Bonus Project: Helen's Steampunk Pendant

22 Nov 2010

 

The complete necklace can be seen in the
December 2010 issue of Lapidary Journal
Jewelry Artist
magazine.

 
Mix Craft-Store Components with Easy Metalwork

Helen Driggs is the managing editor for Lapidary Journal
Jewelry Artist
.
This pendant developed during a recent session of materials investigation (playtime) at the bench. I'd recently created a necklace using resin and mixed media for the December 2010 issue of Lapidary Journal Jewelry Artist and realized the pendant fabrication would be a fun mini project. It doesn't take long to make, you don't need a torch, and you can customize it to work with a different necklace or with the one I created for the magazine.

The materials can be found in most well-stocked craft stores, and the steampunk components and rivets are available from Rings & Things (rings-things.com). Another option is to use what you have on hand or vintage materials of your own. Once you understand the technique, you'll be running with the idea anyway, right?

The pendant is actually a stack of various components. From the top down, the order of components on the rivet is: spinner, watch gear, watch face, brass disc, button, and sprocket. But—you knew I'd say that, right?—I wanted the back of the piece to be clean and secure, so I used the second hole of the button and a brass fastener to secure the sprocket to the piece via a drilled hole first. And, I couldn't stand the thought of a plain drilled hole in the pendant to hang it, so I lined that hole with a tube rivet created from a scrapbooking eyelet. Little touches like that are what will take a simply constructed piece to a more professional level of finished craftsmanship.

Skills:
Basic fabrication
Riveting
Design 

 

Time It Took:
About an hour  

Materials:
1.5" square acrylic 2-hole button, about 3/16" thick maximum
Watch face, about 7/8" diameter
Brass disc, 1" diameter
Spinner arrow, 3/4"
Sprocket or watch gear, 3/4"
Watch gear, 1/4"
Brass rivets, 1/4"
Long brass eyelet, 1/8" diameter
Brass mini fastener

Tools:
Emery board, flat-nose pliers, chain-nose pliers, tweezers, tube-cutting jig, digital calipers, flex shaft and drill bit, disc cutter and dies, sanding blocks or sticks, rivet hammer, center punch, small ball dap, steel block, wire nippers, Bur Life or other lubricant

  1. Drill a 1/8" hole in one corner of the button. This will be the hanging hole.

2. Insert a scrapbook eyelet into the drilled hole with the rolled edge on the top of the button. Flare the tubing on the back of the piece evenly to secure the rivet in the hole. Gently tap the inner opening of the tubing with a punch or small ball dap to set the rivet tightly.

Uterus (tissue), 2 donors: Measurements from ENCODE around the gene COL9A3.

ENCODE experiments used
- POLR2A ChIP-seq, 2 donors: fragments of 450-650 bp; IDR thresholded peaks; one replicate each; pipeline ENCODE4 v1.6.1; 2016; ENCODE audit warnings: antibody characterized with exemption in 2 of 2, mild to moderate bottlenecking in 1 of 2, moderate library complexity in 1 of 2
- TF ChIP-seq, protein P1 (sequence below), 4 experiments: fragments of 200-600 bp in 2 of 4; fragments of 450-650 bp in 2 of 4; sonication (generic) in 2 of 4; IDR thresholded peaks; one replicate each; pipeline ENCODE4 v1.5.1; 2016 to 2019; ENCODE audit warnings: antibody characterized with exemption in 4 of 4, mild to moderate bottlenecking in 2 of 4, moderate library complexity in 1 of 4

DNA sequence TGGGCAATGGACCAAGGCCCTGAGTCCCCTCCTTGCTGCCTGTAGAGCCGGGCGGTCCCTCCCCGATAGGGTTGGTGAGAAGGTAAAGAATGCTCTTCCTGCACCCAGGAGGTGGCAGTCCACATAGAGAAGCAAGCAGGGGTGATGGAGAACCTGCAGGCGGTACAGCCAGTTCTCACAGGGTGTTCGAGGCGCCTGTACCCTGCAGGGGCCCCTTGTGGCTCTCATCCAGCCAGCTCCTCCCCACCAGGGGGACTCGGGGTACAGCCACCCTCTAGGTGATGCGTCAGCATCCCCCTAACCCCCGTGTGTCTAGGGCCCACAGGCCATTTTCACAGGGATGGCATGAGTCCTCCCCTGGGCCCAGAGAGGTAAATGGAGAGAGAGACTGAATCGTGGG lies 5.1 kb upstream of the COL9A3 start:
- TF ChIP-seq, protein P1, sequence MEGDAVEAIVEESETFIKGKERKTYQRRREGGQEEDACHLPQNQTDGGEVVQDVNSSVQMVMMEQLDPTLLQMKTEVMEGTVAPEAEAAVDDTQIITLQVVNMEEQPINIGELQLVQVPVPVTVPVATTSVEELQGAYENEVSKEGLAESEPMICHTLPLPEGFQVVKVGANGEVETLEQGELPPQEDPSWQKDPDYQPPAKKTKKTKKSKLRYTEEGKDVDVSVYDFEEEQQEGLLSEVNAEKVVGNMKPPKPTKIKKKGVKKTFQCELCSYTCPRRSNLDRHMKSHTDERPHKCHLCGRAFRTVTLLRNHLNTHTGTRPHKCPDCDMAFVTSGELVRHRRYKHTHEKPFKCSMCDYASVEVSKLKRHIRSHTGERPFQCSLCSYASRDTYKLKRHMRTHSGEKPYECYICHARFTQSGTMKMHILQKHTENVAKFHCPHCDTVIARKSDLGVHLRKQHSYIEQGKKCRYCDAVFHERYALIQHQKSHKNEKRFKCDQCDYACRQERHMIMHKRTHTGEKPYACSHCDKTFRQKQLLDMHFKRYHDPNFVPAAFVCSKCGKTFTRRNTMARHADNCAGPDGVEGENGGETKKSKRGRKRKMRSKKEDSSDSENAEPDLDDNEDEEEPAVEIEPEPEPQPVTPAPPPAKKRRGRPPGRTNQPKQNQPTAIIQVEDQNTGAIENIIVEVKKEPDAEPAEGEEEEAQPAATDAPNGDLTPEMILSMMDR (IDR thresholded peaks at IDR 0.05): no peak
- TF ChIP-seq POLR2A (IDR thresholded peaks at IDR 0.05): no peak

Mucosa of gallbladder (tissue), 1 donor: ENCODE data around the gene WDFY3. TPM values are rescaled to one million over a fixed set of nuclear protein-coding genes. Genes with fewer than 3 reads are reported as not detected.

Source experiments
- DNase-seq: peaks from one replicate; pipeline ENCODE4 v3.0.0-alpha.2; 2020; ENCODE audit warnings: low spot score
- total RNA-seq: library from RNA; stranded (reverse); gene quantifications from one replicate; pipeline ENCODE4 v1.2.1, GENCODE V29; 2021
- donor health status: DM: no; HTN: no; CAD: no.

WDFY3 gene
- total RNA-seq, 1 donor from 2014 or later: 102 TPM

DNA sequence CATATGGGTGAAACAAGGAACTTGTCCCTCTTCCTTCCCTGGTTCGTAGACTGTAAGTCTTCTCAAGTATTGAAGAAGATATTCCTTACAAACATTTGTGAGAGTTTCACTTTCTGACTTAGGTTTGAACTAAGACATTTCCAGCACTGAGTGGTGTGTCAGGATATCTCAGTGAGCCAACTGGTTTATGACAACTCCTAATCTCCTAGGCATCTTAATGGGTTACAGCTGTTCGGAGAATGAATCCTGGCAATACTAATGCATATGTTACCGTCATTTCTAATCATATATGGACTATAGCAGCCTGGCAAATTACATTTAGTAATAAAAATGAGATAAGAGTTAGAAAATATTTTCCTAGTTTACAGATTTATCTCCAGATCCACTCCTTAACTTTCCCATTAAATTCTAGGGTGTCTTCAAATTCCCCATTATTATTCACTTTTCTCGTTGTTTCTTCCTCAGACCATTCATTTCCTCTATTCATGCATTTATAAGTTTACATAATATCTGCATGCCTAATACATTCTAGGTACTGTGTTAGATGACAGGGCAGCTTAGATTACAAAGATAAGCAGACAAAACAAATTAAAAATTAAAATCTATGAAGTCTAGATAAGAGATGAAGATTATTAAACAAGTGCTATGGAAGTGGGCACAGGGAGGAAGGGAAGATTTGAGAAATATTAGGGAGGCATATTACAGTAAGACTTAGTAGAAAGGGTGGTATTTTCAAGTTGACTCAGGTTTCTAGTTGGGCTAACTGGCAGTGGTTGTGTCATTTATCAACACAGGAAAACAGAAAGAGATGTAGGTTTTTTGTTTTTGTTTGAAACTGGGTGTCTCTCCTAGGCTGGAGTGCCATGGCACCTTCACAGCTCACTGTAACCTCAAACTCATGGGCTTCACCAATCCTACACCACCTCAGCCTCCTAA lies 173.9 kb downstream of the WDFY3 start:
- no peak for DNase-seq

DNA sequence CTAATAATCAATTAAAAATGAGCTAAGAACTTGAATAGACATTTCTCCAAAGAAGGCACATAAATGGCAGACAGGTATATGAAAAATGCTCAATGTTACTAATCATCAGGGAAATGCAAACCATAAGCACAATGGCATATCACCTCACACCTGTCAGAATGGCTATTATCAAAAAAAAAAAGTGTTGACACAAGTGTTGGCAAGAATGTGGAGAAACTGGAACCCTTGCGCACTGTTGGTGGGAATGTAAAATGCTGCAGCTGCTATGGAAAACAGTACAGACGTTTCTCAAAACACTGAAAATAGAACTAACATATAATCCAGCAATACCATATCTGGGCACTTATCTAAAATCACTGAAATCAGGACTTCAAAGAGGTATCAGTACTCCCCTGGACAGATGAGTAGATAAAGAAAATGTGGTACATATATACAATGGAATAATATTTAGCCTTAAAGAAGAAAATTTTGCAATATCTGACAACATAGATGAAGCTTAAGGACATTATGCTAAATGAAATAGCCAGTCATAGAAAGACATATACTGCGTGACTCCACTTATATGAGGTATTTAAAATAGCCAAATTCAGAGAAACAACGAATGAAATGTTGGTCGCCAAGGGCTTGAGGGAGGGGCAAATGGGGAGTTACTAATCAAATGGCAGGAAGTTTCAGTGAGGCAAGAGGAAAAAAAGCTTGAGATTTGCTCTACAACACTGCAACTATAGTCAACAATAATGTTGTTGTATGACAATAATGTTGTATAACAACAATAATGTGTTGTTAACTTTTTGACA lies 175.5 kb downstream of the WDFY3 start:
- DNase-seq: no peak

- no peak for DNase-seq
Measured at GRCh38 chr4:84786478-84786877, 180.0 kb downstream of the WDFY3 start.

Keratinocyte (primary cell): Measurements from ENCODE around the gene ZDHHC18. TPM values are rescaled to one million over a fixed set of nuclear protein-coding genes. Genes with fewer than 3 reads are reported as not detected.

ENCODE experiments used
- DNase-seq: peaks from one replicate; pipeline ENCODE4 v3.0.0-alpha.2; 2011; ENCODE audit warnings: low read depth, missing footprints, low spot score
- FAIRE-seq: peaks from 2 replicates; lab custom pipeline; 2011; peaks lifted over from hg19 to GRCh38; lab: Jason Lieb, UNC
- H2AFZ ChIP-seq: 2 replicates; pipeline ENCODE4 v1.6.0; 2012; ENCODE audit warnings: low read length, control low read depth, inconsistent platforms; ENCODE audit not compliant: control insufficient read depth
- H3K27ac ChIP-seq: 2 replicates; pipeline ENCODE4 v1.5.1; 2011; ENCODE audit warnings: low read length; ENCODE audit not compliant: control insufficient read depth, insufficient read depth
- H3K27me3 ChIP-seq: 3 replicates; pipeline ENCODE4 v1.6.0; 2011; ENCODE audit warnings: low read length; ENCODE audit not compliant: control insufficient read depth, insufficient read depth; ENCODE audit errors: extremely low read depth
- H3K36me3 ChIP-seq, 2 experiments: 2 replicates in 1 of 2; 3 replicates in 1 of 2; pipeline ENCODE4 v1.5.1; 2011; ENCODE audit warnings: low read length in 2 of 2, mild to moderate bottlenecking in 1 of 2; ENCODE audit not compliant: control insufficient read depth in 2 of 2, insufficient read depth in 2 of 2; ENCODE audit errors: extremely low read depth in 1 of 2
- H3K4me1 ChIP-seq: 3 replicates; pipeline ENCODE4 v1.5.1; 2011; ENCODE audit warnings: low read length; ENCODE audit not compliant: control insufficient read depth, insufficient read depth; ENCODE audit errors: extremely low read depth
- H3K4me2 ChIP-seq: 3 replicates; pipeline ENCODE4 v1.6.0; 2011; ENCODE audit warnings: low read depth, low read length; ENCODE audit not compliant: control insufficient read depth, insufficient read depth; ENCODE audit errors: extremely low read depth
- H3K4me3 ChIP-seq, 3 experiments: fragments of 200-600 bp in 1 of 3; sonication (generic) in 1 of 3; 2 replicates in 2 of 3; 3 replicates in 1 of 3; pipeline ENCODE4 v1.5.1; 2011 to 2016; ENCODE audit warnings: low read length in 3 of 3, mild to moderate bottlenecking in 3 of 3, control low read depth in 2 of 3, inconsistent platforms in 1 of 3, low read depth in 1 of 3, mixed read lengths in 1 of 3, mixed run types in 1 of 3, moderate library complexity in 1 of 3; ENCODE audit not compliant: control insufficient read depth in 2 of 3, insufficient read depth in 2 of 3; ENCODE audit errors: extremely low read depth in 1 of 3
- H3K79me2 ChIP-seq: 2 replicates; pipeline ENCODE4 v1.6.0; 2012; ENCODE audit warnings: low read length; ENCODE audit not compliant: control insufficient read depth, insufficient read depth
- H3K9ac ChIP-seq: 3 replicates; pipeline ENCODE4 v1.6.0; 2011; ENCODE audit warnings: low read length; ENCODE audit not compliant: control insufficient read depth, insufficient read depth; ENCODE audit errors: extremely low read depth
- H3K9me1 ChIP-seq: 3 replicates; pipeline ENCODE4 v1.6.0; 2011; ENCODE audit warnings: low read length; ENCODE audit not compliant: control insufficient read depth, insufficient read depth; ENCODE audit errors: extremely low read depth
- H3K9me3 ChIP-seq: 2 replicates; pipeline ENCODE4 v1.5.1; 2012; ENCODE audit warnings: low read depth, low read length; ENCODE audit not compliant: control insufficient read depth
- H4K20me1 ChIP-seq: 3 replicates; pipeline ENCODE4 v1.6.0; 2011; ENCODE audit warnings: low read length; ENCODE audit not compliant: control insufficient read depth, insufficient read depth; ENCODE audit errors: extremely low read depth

3. Insert the mini fastener into the center hole of the sprocket.

4. Insert the sprocket and fastener through one of the button's holes from the back.

5. Use flat-nose or chain-nose pliers to open the blades of the fastener and hold the sprocket in position. Ensure the flattened blades are perpendicular to the line of the button holes, to allow room to drill a hole through the sprocket.

6. From the top of the button, use a number 54 drill bit to drill a rivet hole through the sprocket. Keep the handpiece vertical and use lubrication on the bit—brass is very hard and will dull the bit quickly.

7. Center-punch and drill a hole through the center of the brass disc.

8. Stack the other components on the rivet in this order: spinner, watch gear, watch face, and brass disc.

9. Firmly insert the stack into the open hole of the button and out through the drilled hole in the sprocket. Indicate a cutting line on the rivet, remove the components, and cut away the excess rivet with nippers. File the cut edge flat for a round rivet head.

10. Restack and insert the rivet into the piece. Turn the assembly over on a steel block and set the cut side of the rivet with the riveting hammer.

11. Insert a jump ring into the hanging hole and hang from a chain or necklace. Voila!

For more mixed-media jewelry projects, download the eBook 10 Mixed Media Jewelry Projects for instant inspiration and get started right away! And don't forget to share your mixed-media jewelry projects in our galleries and tell your stories below. What random thing found around the house have you used in jewelry?

 


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Comments

Unners wrote
on 24 Feb 2013 9:53 PM

Fabulous necklace and a great post - thanks for sharing. I wonder if you would mind going into further detail on your exact drilling technique and equipment used for drilling the metal pieces?  I've tried using a Dremel with a cobalt bit to drill a vintage brooch to create a pendant, but the bit immediately ground down and was ruined. Thanks a bunch!